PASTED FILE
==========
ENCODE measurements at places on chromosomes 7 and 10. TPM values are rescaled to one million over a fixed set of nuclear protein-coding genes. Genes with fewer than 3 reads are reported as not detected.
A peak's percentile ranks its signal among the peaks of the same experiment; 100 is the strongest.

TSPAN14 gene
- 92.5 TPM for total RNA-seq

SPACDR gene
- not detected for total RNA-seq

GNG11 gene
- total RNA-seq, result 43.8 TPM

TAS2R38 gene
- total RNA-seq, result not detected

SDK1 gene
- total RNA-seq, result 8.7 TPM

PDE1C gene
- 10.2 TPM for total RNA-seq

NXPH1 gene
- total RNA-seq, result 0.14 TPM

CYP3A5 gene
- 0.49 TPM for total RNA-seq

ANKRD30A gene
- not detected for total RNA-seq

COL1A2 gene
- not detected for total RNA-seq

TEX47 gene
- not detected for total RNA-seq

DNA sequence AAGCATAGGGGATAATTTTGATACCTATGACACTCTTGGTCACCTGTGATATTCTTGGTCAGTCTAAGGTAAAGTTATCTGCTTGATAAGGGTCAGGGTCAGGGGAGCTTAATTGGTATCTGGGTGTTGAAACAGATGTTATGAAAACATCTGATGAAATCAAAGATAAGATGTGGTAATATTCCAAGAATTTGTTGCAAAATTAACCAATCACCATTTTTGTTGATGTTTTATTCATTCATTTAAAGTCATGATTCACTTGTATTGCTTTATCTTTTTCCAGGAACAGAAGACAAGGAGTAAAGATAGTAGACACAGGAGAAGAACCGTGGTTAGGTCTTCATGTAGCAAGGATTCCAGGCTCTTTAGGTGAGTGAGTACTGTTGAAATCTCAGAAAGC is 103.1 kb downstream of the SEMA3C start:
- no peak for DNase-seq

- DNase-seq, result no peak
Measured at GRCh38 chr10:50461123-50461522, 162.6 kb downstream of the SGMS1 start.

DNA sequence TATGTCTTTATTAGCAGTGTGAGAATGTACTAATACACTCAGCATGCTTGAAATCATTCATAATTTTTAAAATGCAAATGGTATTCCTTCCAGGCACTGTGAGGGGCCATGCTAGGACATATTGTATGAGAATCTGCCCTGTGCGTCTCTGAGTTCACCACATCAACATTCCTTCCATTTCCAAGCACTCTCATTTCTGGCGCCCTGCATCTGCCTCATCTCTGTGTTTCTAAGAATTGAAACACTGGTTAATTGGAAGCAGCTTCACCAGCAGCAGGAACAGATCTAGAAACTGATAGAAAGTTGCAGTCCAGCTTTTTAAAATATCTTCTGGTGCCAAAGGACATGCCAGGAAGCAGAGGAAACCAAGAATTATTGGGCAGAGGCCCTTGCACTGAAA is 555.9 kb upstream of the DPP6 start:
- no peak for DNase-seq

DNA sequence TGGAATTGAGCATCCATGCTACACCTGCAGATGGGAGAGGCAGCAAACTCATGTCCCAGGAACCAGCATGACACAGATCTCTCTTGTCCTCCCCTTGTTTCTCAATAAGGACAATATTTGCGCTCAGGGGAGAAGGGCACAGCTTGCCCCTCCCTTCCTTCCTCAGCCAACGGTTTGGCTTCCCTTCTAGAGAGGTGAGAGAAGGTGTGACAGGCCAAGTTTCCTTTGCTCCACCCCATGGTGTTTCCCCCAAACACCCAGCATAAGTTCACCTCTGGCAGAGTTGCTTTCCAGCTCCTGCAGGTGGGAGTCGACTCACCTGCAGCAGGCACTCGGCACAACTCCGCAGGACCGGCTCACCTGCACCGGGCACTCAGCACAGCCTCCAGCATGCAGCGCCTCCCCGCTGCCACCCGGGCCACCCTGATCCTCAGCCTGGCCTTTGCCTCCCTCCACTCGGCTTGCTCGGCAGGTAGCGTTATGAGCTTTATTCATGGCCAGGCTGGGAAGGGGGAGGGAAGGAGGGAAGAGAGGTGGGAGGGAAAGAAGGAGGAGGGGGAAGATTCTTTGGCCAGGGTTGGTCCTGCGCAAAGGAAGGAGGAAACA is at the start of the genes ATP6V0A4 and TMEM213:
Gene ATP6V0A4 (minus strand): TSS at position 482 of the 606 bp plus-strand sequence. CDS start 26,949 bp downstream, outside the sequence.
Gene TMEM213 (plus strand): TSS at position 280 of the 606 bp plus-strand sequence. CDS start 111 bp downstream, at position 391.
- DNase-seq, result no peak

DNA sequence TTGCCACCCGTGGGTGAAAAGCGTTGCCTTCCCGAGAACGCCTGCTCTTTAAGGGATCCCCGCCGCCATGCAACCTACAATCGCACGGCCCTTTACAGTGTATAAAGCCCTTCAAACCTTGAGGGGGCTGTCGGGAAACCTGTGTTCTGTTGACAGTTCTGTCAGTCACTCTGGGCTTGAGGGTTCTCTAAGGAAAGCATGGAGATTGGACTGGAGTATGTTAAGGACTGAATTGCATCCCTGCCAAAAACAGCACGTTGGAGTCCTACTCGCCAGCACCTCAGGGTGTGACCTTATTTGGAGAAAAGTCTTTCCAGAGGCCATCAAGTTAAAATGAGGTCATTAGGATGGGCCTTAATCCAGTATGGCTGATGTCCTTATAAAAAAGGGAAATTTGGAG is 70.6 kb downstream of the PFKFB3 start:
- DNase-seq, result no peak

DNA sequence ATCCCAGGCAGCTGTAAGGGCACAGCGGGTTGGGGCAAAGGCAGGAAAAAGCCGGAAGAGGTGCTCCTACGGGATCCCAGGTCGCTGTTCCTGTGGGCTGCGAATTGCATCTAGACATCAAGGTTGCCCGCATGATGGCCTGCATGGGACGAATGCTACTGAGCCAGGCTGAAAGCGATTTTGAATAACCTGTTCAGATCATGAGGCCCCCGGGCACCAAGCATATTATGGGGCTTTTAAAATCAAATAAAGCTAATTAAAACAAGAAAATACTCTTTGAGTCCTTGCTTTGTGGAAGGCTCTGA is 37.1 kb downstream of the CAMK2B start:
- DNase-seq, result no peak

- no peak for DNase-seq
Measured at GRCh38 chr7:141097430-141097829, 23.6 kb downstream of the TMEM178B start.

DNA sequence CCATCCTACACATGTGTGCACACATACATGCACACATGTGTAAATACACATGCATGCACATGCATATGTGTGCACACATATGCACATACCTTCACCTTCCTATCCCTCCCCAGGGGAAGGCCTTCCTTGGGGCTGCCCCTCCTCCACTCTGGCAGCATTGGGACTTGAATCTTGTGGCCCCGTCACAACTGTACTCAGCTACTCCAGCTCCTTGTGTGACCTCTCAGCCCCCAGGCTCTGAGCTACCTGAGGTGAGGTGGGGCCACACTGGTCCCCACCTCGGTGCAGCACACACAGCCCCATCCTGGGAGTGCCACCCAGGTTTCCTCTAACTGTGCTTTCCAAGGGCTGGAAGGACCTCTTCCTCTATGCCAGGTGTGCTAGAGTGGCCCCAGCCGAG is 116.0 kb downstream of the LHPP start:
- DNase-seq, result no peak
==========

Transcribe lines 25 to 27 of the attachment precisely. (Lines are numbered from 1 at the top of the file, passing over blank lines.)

DNA sequence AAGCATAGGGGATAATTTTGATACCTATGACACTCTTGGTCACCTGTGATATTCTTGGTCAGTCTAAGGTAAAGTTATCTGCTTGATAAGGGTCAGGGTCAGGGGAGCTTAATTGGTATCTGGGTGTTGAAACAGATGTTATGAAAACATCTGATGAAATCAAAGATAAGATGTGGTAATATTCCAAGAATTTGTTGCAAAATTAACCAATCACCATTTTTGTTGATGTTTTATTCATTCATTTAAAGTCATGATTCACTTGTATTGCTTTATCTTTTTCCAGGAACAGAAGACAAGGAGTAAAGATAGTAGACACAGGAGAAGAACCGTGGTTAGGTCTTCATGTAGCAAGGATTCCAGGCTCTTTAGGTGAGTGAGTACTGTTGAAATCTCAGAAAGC is 103.1 kb downstream of the SEMA3C start:
- no peak for DNase-seq

- DNase-seq, result no peak